Maya Georgieva in a recent ACA blog repeated 3 pieces of advice that every counselor should remind themselves every day. The first was ‘Do not assume that what you see is what you think you see.’ None of us can assume we know what another individual is experiencing without asking the other person. To make such an assumption would assume we are mind readers while taking away the autonomy of the other person.
To burn this point into our minds, I would suggest reading one of the most powerful books I have read in many years: The Reason I Jump by Naoki Higashida. The author was a 13 year old severely autistic, but brilliant and self-aware, teenager who wrote the book by painfully pointing out letters on an alphabet grid which another person would transcribe. David Miller and his wife translated it from Japanese to English. His responses to questions we ‘non-autistic’ people are curious about give us an insight to another world. If I could, I would require every counselor to read this book in order to be licensed.
The Naoki ‘writes’ in the preface: ‘You can’t judge a person by their looks. But once you know the other person’s inner self, both of you can be that much closer. From your point of view, the world of autism must look like a deeply mysterious place. So please, spare a little time to listen to what I have to say. And have a nice trip through our world.’
In this blog I will quote a couple of passages to give you a flavor what he experiences from his world. Although the world of our clients may not be this different from ours, always assume it is different. Also, always remember, often our clients want to say what they think we want to hear thinking that way we will like them and use our powers to heal them. The more a person has been in therapy, the more they will have ‘learned the language’ making true change even more challenging to us as counselors—we will be hearing about our world and not what the client is actually dealing with.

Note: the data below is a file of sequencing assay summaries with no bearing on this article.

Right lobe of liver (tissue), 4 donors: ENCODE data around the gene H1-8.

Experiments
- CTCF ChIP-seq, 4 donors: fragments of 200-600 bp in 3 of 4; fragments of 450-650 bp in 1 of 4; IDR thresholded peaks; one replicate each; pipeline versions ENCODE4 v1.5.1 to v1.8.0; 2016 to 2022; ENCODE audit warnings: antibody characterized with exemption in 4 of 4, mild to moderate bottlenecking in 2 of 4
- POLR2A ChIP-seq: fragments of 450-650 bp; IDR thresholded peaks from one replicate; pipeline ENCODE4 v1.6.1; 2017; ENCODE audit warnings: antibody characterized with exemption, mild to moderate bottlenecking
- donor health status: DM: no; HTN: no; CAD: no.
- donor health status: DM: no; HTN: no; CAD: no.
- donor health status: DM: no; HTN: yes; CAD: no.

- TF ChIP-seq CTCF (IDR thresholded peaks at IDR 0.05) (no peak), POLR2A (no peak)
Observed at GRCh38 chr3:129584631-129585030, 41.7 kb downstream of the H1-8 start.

“Q: Why do people with autism talk so loudly and weirdly?
People often tell me that when I’m talking to myself my voice is really loud, even though I still can’t say what I need to . . . This is one of those things I can’t control. It really gets me down. Why can’t I fix it?
When I’m talking in a weird voice, I’m not doing it on purpose. Sure, there are some times when I find the sound of my own voice comforting . . . But the voice I can’t control is different. This one blurts out, not because I want it to; it’s more like a reflex. . . . I’d be okay with my weird voice on my own, but I’m aware that it bothers other people. How often have the strange sounds coming out of my mouth embarrassed me nearly to death? . . . even if we’re ordered to keep our mouths shut or to be quiet, we simply don’t know how. Our voices are like our breathing, I feel, just coming out of our mouths, unconsciously.”
“Q: Why do you ask the same questions over and over?
The reason why? Because I very quickly forget what it is I’ve just heard. Inside my head there really isn’t such a big difference between what I was told just now, and what I heard a long, long time ago.”
“Q: Do you prefer to be on your own?
I can’t believe that anyone born as a human being really wants to be left all on their own, not really. No, for people with autism, what we’re anxious about is that we’re causing trouble for the rest of you, or getting on your nerves. This is why it’s hard for us to stay around other people. This is why we often end up being left on our own.
. . . Whenever I overhear someone remark how much I prefer being on my own, it makes me feel desperately lonely. It’s as if they’re deliberately giving me the cold-shoulder treatment.”
His plea is a plea of every client:
“We are misunderstood, and we’d give anything if only we could be understood properly. People with autism would be suffering breakdowns over this—all the time—if we weren’t holding ourselves in so tightly. Please, understand what we really are, and what we’re going through.”
The whole book is an amazing window into the experiences of a sensitive, aware, thoughtful individual who experiences himself and his world differently from ours. By looking into his world, we as counselors get the strongest message that what we see and hear may not be what the client is actually experiencing. We must be careful and always realize that any counseling session is an adventure with two independent minds, two independent worlds trying to understand each other. We must always check out any assumptions we might make—and even then the answer may not mean what we think it means!
Ray McKinnis is a counselor with special interest in 'spirituality beyond religion' and veterans 'beyond PTSD'. He is now on staff with New Hope Clinical Services, LLC. nhclinicalservices.com